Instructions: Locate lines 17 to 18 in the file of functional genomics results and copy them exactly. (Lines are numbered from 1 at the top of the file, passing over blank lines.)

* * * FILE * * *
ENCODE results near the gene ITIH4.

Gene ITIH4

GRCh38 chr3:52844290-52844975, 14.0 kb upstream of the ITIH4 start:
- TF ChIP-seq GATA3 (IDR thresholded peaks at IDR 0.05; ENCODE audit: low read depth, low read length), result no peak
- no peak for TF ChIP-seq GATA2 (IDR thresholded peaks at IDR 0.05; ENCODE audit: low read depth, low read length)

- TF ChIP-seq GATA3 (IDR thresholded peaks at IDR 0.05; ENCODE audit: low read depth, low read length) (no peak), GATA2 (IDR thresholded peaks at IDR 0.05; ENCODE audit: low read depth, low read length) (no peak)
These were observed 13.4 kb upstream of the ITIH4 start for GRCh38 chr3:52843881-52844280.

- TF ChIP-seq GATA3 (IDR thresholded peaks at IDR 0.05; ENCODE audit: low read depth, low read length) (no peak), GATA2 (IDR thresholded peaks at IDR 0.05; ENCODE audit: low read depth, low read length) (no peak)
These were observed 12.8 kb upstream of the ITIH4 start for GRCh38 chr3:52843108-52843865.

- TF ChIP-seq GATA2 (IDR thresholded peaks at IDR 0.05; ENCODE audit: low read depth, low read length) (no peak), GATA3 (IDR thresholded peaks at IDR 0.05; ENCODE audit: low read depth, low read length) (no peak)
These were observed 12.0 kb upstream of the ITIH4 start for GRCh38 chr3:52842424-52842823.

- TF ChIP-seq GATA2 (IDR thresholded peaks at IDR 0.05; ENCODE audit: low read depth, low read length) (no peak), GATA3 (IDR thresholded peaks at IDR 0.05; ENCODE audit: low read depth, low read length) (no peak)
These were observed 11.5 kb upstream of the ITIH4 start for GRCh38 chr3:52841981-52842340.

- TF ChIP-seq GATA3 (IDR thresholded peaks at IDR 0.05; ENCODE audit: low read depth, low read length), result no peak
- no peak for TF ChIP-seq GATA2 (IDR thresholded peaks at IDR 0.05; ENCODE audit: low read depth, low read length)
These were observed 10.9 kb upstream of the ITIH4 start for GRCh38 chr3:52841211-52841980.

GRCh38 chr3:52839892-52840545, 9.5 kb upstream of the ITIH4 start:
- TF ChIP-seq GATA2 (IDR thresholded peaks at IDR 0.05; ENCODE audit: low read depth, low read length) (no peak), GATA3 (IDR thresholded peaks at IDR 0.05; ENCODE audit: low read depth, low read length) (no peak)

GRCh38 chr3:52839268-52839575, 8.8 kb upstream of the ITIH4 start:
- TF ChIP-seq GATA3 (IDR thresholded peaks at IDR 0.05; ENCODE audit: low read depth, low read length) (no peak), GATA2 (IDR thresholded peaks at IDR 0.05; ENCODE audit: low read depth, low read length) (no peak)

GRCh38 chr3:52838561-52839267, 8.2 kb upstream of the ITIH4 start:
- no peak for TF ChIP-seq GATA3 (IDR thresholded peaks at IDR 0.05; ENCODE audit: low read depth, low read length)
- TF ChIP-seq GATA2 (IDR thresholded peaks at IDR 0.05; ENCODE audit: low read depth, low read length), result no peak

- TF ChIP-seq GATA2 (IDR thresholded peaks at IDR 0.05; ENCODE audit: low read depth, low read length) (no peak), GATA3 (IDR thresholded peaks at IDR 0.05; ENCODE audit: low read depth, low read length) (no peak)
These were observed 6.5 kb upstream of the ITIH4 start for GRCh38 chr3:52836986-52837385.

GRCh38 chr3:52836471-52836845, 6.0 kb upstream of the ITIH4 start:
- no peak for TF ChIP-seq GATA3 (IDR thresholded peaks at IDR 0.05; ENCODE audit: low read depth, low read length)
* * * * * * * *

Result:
GRCh38 chr3:52839892-52840545, 9.5 kb upstream of the ITIH4 start:
- TF ChIP-seq GATA2 (IDR thresholded peaks at IDR 0.05; ENCODE audit: low read depth, low read length) (no peak), GATA3 (IDR thresholded peaks at IDR 0.05; ENCODE audit: low read depth, low read length) (no peak)